Donald Meeker on catalog strategies: How green is your catalog?
To be labeled “green,” you must put in place the initiatives necessary to reduce the environmental impact of your total catalog operation including: eliminating packaging waste, reducing overall weight, lowering production energy consumption and eliminating potentially harmful or hazardous materials from the production and distribution chain.
There is a double benefit to be realized. First, you will initially reap the cost efficiencies that many of these eco-friendly initiatives naturally employ. Second, you will find your actions will be conforming to the growing consumer awareness about the environment and how we are to conduct business responsibly. Yes, this also includes the business-to-business market.
Life Cycle Analysis
Being environmentally responsible in a business sense requires you to look closely and evaluate the Life Cycle Analysis (LCA) of your catalog program. Steve Belletire, associate professor of industrial design at Southern Illinois University Carbondale, defines LCA as “an environmental science methodology that results in the quantitative assessment of the total environmental impacts that a product or system produces throughout its entire life cycle.”
How does this pertain to your catalog? If you stop to consider, your catalog’s LCA starts with the extraction of raw materials and continues through to the end of a catalog’s life cycle â€” inevitably the trash can. What steps can you take to ensure your catalog program is as green as can be, and receives glowing reviews on its LCA? Plan early and stay committed through to the end. These instructions for eco-friendly excellence also apply to every other facet of your catalog program. Here are a few key ideas to get you started:
1 - Re-evaluate and rethink
When was the last time you really thought about the impact your catalog will have, other than on your customer or the bottom line? Have you stopped to consider what new technological changes (i.e., digital press vs. traditional press) have occurred in recent years and how your program could benefit? Look at your program as a whole and ask yourself some questions you may have thought unnecessary in the past:
- Are you producing the right quantity or too many?
- How many times per year is it necessary to distribute the same catalog to the same customer list?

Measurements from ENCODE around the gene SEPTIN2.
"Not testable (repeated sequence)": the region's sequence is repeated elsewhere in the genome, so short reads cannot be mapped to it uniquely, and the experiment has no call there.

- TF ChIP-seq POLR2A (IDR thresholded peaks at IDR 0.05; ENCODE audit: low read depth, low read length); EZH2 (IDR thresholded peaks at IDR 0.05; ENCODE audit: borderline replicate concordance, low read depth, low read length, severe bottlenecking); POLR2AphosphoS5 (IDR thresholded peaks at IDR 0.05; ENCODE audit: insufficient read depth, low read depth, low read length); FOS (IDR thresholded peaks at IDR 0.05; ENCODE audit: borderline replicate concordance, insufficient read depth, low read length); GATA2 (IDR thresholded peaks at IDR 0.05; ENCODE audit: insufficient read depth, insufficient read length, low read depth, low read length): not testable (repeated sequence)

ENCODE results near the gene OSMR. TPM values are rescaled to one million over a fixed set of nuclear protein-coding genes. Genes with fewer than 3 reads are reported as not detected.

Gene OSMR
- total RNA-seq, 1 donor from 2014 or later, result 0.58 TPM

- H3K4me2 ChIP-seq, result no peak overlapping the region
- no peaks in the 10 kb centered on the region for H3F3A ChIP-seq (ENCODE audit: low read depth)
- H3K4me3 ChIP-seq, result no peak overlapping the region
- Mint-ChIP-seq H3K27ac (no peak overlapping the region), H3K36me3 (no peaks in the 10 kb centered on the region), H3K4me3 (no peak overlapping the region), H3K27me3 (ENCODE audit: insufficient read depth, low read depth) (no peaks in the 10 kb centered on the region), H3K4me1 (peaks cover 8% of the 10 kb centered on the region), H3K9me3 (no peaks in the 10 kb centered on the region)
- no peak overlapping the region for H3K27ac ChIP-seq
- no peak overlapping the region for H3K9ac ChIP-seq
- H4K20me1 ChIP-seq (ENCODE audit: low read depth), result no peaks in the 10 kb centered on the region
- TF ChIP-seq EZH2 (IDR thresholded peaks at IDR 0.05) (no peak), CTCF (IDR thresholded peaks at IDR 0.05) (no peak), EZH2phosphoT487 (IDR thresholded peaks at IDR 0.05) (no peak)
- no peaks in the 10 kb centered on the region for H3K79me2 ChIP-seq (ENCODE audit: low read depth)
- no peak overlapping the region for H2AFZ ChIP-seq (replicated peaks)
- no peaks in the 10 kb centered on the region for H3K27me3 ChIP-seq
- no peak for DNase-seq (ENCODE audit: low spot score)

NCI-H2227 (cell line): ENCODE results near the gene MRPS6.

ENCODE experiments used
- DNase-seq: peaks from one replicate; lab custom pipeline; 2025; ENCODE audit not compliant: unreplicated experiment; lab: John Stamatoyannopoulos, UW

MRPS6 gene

- Could you possibly realize better efficiencies in the layout of your catalog and thus reduce its physical size?
While considering which paper stock will best display your selection of products for sale, also take into account ways you can implement low-impact materials into your catalog program. There are many different styles and grades of paper stock to choose from, and just as many questions to consider when selecting which one is right for your catalog program. Be sure to keep a paper stock’s environmental impact (raw material, manufacturing process, etc.) as part of your selection criteria. Each paper stock has its pros and cons as they relate to your catalog program and its overall LCA. If given the opportunity, select the recycled or reused materials.
3 - Optimized production
Look for and partner with a printing company that shares your enthusiasm for preserving the environment. It should offer efficiency in production by avoiding exorbitant overrun percentages, as well as utilize organic or less environmentally damaging materials in its manufacturing process. An excellent print partner can also provide expert advice for sourcing a paper stock based on recycled or renewable materials criteria. You may even want to ask the press company if they implement procedures for minimizing manufacturing waste and energy used during production.
4 - Distribution efficiency
How are you bringing your book to market? Even some of the most minute details (i.e., how you mail your book) can offer some of the biggest impact on a program’s overall success. By utilizing a co-op mailing for your catalog’s distribution, you will discover not only cost savings but also unique ways to lower fuel usage and shipping efficiencies. You can also look to reduce catalog and packaging weight by exploring local production facilities.
5 - Streamline catalog lifetime
Stop and consider what impact your soon-to-be-released catalog will have on the catalog currently in use among your customer base. Are you overwhelming your customers with too many catalogs and inadvertently conditioning them to discard each piece as soon as they receive it?
Are you able to better schedule the releases of new catalogs to allow for a greater impact and acceptability among recipients? Just how time-sensitive is the content within your catalog (i.e., pricing deals, limited-time offers, etc.)? Can you possibly provide a catalog to your customers that establishes a great foundation of your product offering and then reserve time-sensitive offers for more eco-friendly channels (i.e., emails, postcards, etc.)? What will be the final destination of the catalogs left in your warehouse at the end of the program? Will they be recycled or simply thrown in the dumpster?
No quick tricks
Ultimately, any eco-friendly or green guidelines you hope to implement into your catalog program must be strategies that are grounded in your business model. To truly succeed, you must have full commitment at all levels and not look to market your effort as a quick ploy to gain new “green” business. Those consumers who are truly concerned about environmental issues will see through your misguided efforts.
To stop and discuss how to make your catalog program green seems, at face value, to be an oxymoron. How can a catalog program be environmentally conscious? It will require a little thought and a lot of commitment; but in the end, it can be rewarding in more ways that one.
Finally, don’t be afraid to ask your customers to help you in your eco-friendly efforts by simply encouraging them to reuse your catalog over and over again.